Srebrenica Lawsuit: Lawyer for Plaintiffs
CBC Radio Program: The Current
June 17, 2008
In the summer of 1995, Srebrenica was supposed to be a haven from the killing of the Bosnian war. Instead, it became the site of the worst atrocity in Europe since WWII. Roughly eight thousand Bosnian Muslims -- or Bosniaks as they are sometimes called -- were executed by Bosnian Serb forces.
A battalion of United Nations peacekeepers from the Netherlands was stationed near Srebrenica at the time. Thousands of Bosnian Muslims sought refuge with the peacekeepers, but ended up in the hands of the Serb army as it over-ran the town.
That fact is at the crux of two lawsuits that landed in Dutch courtrooms.
On June 18, 2008, a group called the "Mothers of Srebrenica" planned to launch a $4 billion lawsuit against the Dutch Government for failing to protect their relatives in Srebrenica. On June 16, 2008, a survivor of Srebrenica named Hasan Nuhanovic took the stand in a similar case. He worked for the U.N. as a translator and sued the Dutch Government for failing to protect his mother, father and brother. They were all killed by Serb soldiers after they went to the U.N. base seeking refuge.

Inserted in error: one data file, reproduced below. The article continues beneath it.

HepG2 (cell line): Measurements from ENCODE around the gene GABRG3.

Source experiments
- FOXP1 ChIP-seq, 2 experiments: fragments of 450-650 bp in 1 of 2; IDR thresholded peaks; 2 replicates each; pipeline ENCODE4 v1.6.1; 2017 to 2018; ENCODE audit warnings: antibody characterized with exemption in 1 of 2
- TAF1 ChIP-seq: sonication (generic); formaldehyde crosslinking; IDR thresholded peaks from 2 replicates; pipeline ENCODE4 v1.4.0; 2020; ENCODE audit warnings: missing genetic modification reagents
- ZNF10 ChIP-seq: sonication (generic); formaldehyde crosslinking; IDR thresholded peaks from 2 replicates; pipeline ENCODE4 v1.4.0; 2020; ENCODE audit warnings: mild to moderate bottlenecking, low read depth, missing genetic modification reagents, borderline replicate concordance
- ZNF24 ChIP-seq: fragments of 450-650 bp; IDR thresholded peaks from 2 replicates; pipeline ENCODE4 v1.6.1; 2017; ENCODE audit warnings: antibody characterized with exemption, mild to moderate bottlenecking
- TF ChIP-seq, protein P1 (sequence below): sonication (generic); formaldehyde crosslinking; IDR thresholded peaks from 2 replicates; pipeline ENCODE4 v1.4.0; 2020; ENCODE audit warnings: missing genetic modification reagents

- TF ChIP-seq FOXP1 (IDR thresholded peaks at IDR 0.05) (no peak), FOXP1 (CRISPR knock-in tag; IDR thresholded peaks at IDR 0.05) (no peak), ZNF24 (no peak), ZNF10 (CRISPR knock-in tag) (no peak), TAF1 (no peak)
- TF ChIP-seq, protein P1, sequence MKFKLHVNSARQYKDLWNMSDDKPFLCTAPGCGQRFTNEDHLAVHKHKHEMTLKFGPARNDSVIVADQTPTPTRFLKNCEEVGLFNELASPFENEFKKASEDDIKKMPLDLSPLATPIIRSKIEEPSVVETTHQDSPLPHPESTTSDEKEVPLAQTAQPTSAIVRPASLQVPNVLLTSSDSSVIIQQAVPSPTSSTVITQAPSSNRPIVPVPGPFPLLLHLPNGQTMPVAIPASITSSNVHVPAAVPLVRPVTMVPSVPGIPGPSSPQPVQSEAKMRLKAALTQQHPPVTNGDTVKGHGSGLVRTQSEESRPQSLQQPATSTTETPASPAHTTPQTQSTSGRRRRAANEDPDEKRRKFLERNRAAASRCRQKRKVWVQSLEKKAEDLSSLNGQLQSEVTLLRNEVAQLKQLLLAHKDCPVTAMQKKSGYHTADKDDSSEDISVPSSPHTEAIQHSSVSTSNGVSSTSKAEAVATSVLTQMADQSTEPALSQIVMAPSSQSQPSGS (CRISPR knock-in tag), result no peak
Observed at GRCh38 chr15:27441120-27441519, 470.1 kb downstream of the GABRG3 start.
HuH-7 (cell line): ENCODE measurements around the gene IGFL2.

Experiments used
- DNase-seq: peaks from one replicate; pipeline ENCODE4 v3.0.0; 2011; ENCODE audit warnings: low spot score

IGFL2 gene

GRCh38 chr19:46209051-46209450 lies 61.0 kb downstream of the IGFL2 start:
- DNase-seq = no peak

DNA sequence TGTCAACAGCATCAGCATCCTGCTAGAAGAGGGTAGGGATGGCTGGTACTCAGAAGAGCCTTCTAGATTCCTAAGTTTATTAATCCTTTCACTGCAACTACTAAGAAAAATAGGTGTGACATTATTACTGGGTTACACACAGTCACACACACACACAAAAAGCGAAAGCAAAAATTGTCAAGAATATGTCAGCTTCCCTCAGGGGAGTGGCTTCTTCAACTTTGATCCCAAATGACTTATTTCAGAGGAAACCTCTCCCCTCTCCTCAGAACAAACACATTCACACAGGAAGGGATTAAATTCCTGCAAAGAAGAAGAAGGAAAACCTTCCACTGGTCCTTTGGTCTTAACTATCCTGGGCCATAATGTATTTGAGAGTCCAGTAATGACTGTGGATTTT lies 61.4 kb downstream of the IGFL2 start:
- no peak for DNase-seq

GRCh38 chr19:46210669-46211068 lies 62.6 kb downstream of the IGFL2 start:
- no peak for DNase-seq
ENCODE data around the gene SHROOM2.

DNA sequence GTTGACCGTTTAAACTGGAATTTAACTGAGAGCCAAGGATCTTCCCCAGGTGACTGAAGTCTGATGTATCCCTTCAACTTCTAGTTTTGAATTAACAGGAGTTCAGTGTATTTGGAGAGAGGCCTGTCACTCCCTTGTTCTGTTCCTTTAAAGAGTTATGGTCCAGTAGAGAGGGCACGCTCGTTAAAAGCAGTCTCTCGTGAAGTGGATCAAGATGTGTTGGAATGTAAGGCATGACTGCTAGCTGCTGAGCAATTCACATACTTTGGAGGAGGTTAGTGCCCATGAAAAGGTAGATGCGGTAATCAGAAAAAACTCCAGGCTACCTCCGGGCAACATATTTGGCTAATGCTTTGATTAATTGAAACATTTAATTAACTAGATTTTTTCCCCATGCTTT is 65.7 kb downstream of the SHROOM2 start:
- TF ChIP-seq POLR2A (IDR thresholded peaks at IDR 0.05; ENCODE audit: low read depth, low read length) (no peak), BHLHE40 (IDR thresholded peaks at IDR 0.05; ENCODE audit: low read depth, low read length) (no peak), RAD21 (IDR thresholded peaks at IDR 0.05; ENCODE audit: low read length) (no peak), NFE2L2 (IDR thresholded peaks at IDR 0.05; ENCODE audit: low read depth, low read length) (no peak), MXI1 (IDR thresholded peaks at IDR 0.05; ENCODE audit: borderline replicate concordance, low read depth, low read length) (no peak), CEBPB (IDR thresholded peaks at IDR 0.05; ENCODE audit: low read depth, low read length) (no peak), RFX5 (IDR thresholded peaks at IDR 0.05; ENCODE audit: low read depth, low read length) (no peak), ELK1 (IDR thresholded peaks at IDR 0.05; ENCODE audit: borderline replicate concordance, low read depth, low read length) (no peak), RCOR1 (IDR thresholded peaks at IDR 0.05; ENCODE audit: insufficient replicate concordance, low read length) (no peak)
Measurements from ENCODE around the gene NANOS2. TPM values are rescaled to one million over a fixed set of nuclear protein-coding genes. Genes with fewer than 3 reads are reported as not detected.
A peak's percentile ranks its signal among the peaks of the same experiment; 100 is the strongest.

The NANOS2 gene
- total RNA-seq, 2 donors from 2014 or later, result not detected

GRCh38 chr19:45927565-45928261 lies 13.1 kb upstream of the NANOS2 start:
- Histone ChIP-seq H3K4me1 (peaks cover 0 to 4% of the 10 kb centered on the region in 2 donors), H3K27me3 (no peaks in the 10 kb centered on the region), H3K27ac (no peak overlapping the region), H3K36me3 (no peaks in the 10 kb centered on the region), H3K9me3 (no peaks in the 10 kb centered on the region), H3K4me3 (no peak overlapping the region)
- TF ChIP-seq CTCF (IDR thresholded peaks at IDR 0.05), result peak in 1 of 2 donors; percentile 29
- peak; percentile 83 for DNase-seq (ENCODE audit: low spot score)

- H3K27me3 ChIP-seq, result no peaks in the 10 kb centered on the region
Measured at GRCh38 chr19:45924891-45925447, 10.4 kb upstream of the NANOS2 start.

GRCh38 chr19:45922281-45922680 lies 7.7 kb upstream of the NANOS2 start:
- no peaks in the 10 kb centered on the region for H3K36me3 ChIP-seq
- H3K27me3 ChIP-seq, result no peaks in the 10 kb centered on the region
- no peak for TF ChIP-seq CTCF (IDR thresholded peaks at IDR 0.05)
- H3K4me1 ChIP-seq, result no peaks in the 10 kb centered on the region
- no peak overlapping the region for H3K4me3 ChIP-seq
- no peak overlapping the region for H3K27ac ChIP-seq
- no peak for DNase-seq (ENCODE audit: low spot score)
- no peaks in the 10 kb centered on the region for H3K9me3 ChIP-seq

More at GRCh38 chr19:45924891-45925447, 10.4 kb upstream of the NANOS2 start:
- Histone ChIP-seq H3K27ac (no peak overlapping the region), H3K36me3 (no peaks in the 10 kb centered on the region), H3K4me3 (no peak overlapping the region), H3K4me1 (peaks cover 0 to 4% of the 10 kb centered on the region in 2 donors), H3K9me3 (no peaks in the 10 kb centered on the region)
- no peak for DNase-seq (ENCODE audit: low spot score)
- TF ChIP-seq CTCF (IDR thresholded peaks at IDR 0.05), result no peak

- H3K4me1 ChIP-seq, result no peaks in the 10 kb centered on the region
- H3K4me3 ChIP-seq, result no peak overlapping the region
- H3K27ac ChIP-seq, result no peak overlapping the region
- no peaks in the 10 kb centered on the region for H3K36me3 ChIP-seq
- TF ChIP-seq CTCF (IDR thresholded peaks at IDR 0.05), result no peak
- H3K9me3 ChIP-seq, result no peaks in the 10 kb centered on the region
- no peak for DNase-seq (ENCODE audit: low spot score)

We first introduced you to Mr. Nuhanovic in a documentary we ran on The Current five years ago called "The Bones of Srebrenica." We heard Mr. Nuhanovic describe what happened to his family in Srebrenica in 1995.
Liesbeth Zegveld is the lawyer representing Mr. Nuhanovic and the family of a second victim. She joined us from Amsterdam.
"Responsibility To Protect"
At the centre of this case is the idea of a "responsibility to protect." It's a contentious concept in international relations, and one that has yet to be fully defined in practice. Ramesh Thakur was one of the principle authors who wrote the United Nations' Responsibility to Protect doctrine and became a Distinguished Fellow at the Centre for International Governance Innovation at the University of Waterloo. He joined us from Waterloo, Ontario.